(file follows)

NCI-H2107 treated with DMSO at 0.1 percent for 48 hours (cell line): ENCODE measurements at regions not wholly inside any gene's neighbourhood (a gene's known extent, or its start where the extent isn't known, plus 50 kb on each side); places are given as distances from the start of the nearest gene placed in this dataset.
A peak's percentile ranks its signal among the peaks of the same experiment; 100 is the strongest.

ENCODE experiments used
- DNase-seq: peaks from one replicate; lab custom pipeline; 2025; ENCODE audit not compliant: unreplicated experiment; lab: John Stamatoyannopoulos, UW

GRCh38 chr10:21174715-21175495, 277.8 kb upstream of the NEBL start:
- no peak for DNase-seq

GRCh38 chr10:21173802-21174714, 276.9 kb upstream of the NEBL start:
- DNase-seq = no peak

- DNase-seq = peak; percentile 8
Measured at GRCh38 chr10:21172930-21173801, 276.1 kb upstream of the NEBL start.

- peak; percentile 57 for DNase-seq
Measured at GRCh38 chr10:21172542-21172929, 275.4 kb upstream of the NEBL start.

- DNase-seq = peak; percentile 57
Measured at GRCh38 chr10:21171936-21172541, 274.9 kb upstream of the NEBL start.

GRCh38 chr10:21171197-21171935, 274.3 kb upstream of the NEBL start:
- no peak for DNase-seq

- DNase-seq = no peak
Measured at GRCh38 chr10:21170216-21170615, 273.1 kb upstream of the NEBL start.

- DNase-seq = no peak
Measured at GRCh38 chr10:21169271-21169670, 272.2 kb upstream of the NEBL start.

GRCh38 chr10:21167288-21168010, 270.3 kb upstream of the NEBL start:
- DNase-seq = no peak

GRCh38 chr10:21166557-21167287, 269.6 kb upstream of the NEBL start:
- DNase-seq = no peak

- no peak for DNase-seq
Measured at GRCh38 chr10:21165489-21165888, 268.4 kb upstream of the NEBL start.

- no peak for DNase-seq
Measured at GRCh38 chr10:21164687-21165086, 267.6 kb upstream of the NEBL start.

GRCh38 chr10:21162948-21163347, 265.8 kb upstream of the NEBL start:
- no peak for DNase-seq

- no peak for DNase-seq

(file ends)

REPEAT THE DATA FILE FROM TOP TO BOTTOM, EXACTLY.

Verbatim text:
NCI-H2107 treated with DMSO at 0.1 percent for 48 hours (cell line): ENCODE measurements at regions not wholly inside any gene's neighbourhood (a gene's known extent, or its start where the extent isn't known, plus 50 kb on each side); places are given as distances from the start of the nearest gene placed in this dataset.
A peak's percentile ranks its signal among the peaks of the same experiment; 100 is the strongest.

ENCODE experiments used
- DNase-seq: peaks from one replicate; lab custom pipeline; 2025; ENCODE audit not compliant: unreplicated experiment; lab: John Stamatoyannopoulos, UW

GRCh38 chr10:21174715-21175495, 277.8 kb upstream of the NEBL start:
- no peak for DNase-seq

GRCh38 chr10:21173802-21174714, 276.9 kb upstream of the NEBL start:
- DNase-seq = no peak

- DNase-seq = peak; percentile 8
Measured at GRCh38 chr10:21172930-21173801, 276.1 kb upstream of the NEBL start.

- peak; percentile 57 for DNase-seq
Measured at GRCh38 chr10:21172542-21172929, 275.4 kb upstream of the NEBL start.

- DNase-seq = peak; percentile 57
Measured at GRCh38 chr10:21171936-21172541, 274.9 kb upstream of the NEBL start.

GRCh38 chr10:21171197-21171935, 274.3 kb upstream of the NEBL start:
- no peak for DNase-seq

- DNase-seq = no peak
Measured at GRCh38 chr10:21170216-21170615, 273.1 kb upstream of the NEBL start.

- DNase-seq = no peak
Measured at GRCh38 chr10:21169271-21169670, 272.2 kb upstream of the NEBL start.

GRCh38 chr10:21167288-21168010, 270.3 kb upstream of the NEBL start:
- DNase-seq = no peak

GRCh38 chr10:21166557-21167287, 269.6 kb upstream of the NEBL start:
- DNase-seq = no peak

- no peak for DNase-seq
Measured at GRCh38 chr10:21165489-21165888, 268.4 kb upstream of the NEBL start.

- no peak for DNase-seq
Measured at GRCh38 chr10:21164687-21165086, 267.6 kb upstream of the NEBL start.

GRCh38 chr10:21162948-21163347, 265.8 kb upstream of the NEBL start:
- no peak for DNase-seq

- no peak for DNase-seq